I've been meaning to blog for quite a while on Jeff B., the bicyclist who was injured by a careless motorist while he was commuting to his job at UPS on July 23rd. On my way home the other day from San Francisco, I followed his path in the northbound breakdown lane of 101 passing Kastania Road. It was a lot scarier to me than the previous times I'd been by there, knowing what had happened. There's no rumble strip; had there been, it's likely the accident could have been avoided, since Jeff could have heard the sound of the van entering the shoulder and taken evasive action. There is a different type of rumble strip separating lanes, those hemispherical plastic or ceramic bumps every 10 feet or so, which make another sound altogether. That's good; some places, Utah as I remember, use the same type of rumble strip on the shoulder as between lanes, making it difficult to know if one should be relieved on hearing the sound (a car is switching lanes to give you maximum clearance) or terrified.
Twilight anarchy: Stephenie Meyer's Twilight series books are, I believe, an overall good influence on the young adult generation. The heroine, Bella, feels compelled to solve problems on her own, not counting on the Man for anything. The latter, in fact about the only mention of government in the whole series I've seen so far (the first two books plus the Eclipse movie), is her own Dad, a bumbling small-town cop. Powerful forces exist in the Quileute tribe of werewolves and the Cullen vampires, who are at low-level war with one another while cooperating to fight other vampires, and preparing to attack the Volturi, the "royalty" of this vampire world. The tribe's leader, Billy Black, has only an advisory role, and Sam Uley, the first of this generation to go through the werewolf transformation, has emerged as another leader, to whom even Billy grants deference when it comes to the Protector role of the tribe. Tribalism, anarchy, fighting corrupt royalty, radical self-reliance: all good traits for the young Hero generation to venerate.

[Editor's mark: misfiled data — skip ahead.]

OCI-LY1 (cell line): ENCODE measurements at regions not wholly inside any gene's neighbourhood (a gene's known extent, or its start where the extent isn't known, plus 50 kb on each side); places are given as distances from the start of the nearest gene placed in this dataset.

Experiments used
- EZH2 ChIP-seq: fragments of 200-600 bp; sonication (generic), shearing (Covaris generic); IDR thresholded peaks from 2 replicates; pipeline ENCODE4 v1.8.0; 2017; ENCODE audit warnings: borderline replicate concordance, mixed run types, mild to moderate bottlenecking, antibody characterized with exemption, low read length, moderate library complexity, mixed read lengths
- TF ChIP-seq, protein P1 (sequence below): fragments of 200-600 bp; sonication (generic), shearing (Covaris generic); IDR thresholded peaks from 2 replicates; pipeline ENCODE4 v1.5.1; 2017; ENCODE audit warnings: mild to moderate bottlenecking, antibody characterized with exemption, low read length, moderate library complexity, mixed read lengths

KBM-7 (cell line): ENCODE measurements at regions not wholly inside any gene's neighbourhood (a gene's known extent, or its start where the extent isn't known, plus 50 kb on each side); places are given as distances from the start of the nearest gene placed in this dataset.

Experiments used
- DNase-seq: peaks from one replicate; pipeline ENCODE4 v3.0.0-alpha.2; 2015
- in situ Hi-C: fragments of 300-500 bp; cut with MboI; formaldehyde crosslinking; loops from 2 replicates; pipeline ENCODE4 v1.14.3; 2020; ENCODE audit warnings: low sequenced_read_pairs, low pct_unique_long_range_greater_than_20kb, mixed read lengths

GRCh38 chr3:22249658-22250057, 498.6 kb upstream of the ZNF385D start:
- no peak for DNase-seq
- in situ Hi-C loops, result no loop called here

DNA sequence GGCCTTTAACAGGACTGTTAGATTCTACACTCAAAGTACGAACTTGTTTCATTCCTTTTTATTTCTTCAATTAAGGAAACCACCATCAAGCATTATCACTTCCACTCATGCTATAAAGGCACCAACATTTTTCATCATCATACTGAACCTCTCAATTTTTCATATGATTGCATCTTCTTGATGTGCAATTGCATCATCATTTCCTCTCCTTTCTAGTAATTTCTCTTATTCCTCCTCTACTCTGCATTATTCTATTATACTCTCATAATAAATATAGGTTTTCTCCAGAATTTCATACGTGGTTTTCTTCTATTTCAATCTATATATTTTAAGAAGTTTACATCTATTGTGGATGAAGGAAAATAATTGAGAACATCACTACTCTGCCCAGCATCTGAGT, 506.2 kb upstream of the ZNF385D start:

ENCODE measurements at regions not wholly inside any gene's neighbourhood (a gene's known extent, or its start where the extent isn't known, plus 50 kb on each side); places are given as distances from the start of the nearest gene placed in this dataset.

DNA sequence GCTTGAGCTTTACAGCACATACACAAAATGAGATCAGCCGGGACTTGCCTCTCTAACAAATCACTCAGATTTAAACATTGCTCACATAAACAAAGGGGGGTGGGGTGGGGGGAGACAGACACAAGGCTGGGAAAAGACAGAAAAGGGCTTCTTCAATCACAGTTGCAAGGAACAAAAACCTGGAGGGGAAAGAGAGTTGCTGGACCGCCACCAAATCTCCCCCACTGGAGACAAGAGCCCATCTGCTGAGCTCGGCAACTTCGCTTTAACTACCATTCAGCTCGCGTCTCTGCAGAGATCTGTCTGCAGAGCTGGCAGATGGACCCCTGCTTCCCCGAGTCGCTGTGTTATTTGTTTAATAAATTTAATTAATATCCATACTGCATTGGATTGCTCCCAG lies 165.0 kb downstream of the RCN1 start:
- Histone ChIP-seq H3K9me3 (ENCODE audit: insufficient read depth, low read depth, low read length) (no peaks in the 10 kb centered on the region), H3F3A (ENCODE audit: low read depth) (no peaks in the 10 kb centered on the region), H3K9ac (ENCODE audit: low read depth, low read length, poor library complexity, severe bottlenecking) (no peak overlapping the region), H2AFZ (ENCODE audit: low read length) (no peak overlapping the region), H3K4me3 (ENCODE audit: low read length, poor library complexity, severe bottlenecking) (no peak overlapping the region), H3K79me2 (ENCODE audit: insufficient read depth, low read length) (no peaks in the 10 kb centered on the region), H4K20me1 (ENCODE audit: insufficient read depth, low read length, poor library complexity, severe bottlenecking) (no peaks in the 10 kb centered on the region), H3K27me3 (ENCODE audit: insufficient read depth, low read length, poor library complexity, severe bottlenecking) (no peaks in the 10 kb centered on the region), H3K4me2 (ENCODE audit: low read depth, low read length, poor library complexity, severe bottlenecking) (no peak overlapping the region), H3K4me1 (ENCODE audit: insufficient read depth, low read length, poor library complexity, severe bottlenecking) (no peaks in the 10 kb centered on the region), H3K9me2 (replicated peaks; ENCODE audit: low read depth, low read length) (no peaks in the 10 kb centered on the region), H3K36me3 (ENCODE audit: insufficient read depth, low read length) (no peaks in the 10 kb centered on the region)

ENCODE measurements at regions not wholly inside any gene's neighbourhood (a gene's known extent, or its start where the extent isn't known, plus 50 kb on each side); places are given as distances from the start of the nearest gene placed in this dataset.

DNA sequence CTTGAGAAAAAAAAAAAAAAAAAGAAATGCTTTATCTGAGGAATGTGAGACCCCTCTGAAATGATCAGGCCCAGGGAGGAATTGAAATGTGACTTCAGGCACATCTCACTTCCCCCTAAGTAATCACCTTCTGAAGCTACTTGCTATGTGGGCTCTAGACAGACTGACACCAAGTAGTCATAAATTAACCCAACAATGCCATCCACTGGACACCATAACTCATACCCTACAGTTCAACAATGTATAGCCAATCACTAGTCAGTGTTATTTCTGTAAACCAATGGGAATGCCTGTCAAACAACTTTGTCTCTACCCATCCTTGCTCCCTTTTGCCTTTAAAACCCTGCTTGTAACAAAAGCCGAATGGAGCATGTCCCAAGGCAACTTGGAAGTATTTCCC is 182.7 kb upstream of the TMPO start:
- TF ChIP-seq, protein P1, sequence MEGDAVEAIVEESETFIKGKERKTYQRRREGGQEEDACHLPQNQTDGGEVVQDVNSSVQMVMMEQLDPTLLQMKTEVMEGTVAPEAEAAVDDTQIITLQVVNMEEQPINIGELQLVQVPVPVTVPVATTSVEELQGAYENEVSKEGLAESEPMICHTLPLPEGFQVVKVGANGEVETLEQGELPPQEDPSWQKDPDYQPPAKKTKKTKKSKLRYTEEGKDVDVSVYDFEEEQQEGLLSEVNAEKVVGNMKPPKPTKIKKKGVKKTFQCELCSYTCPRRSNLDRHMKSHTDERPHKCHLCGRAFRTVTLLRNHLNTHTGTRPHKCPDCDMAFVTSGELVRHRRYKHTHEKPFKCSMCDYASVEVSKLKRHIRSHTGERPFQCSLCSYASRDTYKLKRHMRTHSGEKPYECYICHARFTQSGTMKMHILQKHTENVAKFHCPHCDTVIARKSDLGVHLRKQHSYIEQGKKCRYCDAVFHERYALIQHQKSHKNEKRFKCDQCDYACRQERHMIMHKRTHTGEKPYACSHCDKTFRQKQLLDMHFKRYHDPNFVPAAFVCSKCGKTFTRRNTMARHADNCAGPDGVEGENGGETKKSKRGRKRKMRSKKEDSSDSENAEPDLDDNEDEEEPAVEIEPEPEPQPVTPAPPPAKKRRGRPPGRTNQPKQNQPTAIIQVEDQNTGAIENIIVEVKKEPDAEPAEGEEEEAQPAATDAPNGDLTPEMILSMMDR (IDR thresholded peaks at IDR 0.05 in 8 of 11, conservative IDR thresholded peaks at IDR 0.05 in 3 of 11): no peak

Over the weekend I made some progress on an idea I've had for a while, a Python shell I call "pysh". The basic idea is that of a Forth-ish data stack that collects everything you do from the shell, allowing you to work from the stack without having to invent variable names for everything. It's pretty primitive at this point. One of the first modifications I plan to make is to prefix shell commands with '!' to make one's intentions non-ambiguous.
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